What would a Mitt Romney presidency look like when it comes to K-12? Now that it’s more of a horse race than it was before I took my October hiatus, this is a more interesting question. I walk through the likely implications of a Romney win in the most recent Phi Delta Kappan (see here). But, for those in a hurry, here are a couple highlights:
Big Picture: The safe bet is that a President Romney would keep much of the same substantive agenda as Obama, but would do so with a lighter touch, less spending, and more emphasis on choice. In particular, a Romney administration is more likely to differ on the appropriate federal role in pushing those policies. As Harvard professor and chief Romney education adviser Marty West says, "[Romney] believes the federal government is poorly positioned to specify what needs to be done at the local level.”
NCLB: Romney embraces NCLB’s core testing and transparency requirements and wants a reauthorization that holds fast to those, while jettisoning much of the law’s balky, intrusive “remedy cascade” and other prescriptions. The tension is that Romney has pledged both to reduce the federal footprint and to use federal levers to push states to offer more choice. How to do both of those things will prove a key challenge. When it comes to flexibility, the Obama administration’s widespread use of NCLB waivers has appalled conservatives and is noxious to any Republican worried about Washington overreach. But it also stands as a mouth-watering precedent and invitation for an administration eager to pursue its agenda without having to woo or wait upon Congress.
Spending: Romney’s campaign document, “A Chance for Every Child,” states, “Unfortunately, like a man with a hammer that sees every problem as a nail, President Obama’s policy response to every education challenge has been more federal spending,” with little in the way of results. Rather than boosting funding, Romney has pledged to “focus on ensuring that money is spent well.” Indeed, the campaign has vowed to pursue across-the-board cuts in domestic spending. However, at the first presidential debate Romney promised he “would not cut education funding.” Given that he’s pledged to cut taxes, balance the budget, and get rid of the deficit, a President Romney would have a hard time squaring this circle.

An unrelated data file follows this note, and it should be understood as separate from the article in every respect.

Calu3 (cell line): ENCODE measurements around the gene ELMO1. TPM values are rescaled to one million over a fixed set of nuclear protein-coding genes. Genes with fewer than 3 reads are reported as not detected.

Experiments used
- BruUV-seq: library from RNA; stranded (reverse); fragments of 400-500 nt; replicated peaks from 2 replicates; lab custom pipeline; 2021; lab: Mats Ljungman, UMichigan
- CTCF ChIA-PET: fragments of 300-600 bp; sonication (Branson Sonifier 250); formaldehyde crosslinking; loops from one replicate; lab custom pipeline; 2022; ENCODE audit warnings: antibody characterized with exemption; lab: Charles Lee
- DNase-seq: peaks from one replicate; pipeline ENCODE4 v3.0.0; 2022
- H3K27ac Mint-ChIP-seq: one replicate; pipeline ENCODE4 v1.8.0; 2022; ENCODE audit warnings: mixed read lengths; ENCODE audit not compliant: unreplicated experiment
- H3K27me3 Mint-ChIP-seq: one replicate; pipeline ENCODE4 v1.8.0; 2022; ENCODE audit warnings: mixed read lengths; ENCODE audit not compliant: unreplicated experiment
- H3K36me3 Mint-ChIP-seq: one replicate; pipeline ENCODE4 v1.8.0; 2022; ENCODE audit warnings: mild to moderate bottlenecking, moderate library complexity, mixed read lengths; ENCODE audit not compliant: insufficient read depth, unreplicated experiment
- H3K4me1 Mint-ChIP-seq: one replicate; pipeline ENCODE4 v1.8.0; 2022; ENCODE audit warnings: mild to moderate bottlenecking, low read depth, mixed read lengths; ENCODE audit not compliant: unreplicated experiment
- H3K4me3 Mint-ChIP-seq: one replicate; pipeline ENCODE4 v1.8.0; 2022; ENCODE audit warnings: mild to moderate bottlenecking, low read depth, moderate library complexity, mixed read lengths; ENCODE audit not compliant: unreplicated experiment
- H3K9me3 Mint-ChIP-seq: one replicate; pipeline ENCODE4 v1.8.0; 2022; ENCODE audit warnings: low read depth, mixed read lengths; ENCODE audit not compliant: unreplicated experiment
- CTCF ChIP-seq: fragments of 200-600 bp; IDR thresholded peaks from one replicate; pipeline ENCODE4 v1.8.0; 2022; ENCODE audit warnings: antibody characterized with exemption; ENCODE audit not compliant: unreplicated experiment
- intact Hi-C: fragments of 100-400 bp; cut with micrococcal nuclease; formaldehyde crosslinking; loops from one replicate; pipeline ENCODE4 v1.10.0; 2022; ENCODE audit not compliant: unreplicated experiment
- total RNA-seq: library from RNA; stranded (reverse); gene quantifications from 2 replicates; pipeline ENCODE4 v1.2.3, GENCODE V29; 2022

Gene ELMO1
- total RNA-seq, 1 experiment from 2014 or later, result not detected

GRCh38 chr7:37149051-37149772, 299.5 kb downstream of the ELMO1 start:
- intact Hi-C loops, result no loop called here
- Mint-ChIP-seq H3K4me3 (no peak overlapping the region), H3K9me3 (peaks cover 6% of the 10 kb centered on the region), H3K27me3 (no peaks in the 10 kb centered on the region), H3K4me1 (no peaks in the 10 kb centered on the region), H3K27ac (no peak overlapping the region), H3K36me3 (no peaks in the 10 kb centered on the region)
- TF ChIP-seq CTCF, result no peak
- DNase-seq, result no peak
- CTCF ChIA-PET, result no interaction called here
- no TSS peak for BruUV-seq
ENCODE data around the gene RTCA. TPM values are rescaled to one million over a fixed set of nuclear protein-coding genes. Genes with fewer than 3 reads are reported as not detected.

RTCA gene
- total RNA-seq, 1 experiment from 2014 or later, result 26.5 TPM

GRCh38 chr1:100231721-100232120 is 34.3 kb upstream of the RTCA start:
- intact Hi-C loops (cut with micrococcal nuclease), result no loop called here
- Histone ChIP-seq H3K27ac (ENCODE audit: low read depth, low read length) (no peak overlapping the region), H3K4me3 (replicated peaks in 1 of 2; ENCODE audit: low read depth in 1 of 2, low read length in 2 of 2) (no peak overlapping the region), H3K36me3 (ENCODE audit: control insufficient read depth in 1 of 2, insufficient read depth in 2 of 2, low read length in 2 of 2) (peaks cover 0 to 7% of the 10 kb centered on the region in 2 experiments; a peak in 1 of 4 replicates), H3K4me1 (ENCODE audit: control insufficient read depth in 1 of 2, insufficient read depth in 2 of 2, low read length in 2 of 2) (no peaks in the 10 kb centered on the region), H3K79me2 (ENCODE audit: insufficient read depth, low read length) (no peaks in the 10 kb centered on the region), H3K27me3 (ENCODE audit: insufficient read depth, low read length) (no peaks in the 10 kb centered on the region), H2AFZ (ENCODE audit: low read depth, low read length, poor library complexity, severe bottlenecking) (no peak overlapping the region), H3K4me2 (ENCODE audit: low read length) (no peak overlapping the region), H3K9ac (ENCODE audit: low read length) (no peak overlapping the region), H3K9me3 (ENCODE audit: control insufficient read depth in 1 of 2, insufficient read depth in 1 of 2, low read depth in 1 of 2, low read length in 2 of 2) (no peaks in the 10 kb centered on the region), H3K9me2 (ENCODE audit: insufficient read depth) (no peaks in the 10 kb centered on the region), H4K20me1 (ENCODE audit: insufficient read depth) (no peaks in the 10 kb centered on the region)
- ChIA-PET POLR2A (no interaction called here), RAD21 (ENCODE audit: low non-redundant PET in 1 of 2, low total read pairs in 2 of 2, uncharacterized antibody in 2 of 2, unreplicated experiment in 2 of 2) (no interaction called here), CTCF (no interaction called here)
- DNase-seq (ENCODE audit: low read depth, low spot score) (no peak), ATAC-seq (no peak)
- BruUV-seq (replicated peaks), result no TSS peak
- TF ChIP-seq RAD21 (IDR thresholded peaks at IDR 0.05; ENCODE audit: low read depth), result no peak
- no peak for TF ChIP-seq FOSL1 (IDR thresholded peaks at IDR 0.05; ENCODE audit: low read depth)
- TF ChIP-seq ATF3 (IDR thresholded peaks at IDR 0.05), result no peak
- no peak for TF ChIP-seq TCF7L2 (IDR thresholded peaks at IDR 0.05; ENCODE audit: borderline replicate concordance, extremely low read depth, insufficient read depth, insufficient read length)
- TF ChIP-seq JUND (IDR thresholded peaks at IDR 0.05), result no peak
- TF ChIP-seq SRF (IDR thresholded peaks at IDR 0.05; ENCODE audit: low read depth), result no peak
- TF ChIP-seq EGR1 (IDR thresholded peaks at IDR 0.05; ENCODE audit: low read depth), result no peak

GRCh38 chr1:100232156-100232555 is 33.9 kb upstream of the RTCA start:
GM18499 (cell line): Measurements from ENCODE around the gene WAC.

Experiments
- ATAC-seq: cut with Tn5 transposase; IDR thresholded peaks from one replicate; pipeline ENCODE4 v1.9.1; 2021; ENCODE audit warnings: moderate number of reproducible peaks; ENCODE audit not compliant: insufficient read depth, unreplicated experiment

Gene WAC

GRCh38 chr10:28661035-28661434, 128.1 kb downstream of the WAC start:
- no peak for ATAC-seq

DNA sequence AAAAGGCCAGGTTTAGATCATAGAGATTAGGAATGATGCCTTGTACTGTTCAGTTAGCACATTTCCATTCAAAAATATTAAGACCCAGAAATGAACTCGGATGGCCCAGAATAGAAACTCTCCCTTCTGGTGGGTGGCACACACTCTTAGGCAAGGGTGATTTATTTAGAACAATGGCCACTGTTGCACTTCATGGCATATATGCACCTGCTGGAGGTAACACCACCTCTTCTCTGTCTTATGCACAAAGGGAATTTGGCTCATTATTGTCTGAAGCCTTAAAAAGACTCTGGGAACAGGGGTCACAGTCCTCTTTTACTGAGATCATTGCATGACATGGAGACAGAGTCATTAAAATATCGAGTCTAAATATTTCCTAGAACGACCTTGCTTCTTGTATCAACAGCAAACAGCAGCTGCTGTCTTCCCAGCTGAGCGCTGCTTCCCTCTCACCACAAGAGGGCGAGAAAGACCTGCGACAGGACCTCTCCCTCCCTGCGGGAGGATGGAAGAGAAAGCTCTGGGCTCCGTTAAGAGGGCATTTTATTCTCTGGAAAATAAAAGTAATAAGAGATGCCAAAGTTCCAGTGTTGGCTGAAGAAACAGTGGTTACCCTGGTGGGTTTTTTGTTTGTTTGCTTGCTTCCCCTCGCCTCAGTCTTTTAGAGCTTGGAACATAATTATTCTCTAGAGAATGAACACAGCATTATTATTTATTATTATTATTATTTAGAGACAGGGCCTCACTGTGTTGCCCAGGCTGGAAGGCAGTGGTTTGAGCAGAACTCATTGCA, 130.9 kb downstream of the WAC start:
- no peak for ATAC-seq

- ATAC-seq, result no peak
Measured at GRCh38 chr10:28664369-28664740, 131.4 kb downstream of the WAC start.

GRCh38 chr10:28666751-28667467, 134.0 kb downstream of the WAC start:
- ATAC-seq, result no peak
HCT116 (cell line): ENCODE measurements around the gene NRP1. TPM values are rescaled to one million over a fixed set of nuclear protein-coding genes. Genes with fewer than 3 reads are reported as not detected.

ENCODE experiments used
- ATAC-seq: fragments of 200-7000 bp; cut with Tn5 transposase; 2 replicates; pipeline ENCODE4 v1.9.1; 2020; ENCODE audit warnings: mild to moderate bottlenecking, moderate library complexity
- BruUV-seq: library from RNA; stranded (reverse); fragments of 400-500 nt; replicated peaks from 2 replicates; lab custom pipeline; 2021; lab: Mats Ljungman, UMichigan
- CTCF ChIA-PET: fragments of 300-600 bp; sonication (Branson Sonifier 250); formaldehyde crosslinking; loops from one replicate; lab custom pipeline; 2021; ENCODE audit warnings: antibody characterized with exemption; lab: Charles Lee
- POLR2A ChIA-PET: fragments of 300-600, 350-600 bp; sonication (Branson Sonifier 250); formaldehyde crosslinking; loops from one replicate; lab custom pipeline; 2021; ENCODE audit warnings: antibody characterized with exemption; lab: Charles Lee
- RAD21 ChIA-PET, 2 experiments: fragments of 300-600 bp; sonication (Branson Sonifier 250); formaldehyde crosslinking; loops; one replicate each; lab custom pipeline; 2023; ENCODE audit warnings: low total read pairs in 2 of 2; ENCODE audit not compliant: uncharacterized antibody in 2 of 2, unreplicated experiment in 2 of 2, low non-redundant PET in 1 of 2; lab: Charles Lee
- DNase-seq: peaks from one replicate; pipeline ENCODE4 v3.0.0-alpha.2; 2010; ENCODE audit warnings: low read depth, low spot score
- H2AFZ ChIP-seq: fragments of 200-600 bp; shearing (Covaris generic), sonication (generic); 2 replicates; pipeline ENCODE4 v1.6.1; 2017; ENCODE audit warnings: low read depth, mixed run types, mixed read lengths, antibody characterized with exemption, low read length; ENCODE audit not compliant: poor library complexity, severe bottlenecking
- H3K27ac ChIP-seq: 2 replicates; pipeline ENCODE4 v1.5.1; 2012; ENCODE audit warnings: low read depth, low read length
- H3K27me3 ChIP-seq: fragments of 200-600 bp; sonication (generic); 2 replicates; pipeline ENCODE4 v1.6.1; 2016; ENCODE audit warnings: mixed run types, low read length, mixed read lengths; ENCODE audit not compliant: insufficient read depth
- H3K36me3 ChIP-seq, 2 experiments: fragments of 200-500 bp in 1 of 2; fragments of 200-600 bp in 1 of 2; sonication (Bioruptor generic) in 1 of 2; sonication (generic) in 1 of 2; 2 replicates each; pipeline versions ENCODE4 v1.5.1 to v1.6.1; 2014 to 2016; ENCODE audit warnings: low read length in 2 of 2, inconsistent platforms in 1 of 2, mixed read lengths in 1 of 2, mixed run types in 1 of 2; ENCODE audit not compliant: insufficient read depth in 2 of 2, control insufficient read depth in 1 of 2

Common Core: The Obama administration’s enthusiastic embrace of the Common Core through Race to the Top, the ESEA “blueprint,” and in granting NCLB waivers, has helped encourage 40-odd states to adopt the reading and math standards. In doing so, though, it has lent the whole exercise a strong whiff of federal involvement and made it increasingly partisan. Campaign adviser Marty West has declared that a President Romney would seek to terminate support for the assessment consortia. However, Romney is more likely to select a Common Core-friendly Secretary than a skeptic. This would mean two things. First, the exit of the Obama team may mollify conservative legislators and state board members, helping Common Core proponents in the scramble to fund implementation and adopt new assessments. Second, Romney officials would be able to reassure Republicans about the Common Core, which may actually be more helpful at this stage for the effort’s prospects.
School Choice: Perhaps the sharpest distinction between the Obama administration and a prospective Romney administration lies with the issue of school choice. Romney’s major proposal would expand school choice by essentially turning $15 billion in Title I funding and $12 billion in IDEA funds into “vouchers” that eligible students could spend to attend any district, charter, or private school (state law permitting) or for tutoring programs or digital courses. This Reagan-era proposal poses an opportunity to broaden notions of public school choice, but faces several challenges. These include the very modest per-pupil sums it would entail, the question of how to push states to comply, and the likelihood that critics would contend that the plan would functionally steer federal funds away from some of the nation’s poorest schools.
By the way, if you didn’t catch last week’s AEI debate between the Romney and Obama edu-spokesmen (Marty West for Romney and Jon Schnur for Obama), you can catch their clash on C-SPAN here. It’s the only time during the campaign that the two camps will have debated education in Washington-- and it made me wish all debates were as substantive and civil as theirs was.
The opinions expressed in Rick Hess Straight Up are strictly those of the author(s) and do not reflect the opinions or endorsement of Editorial Projects in Education, or any of its publications.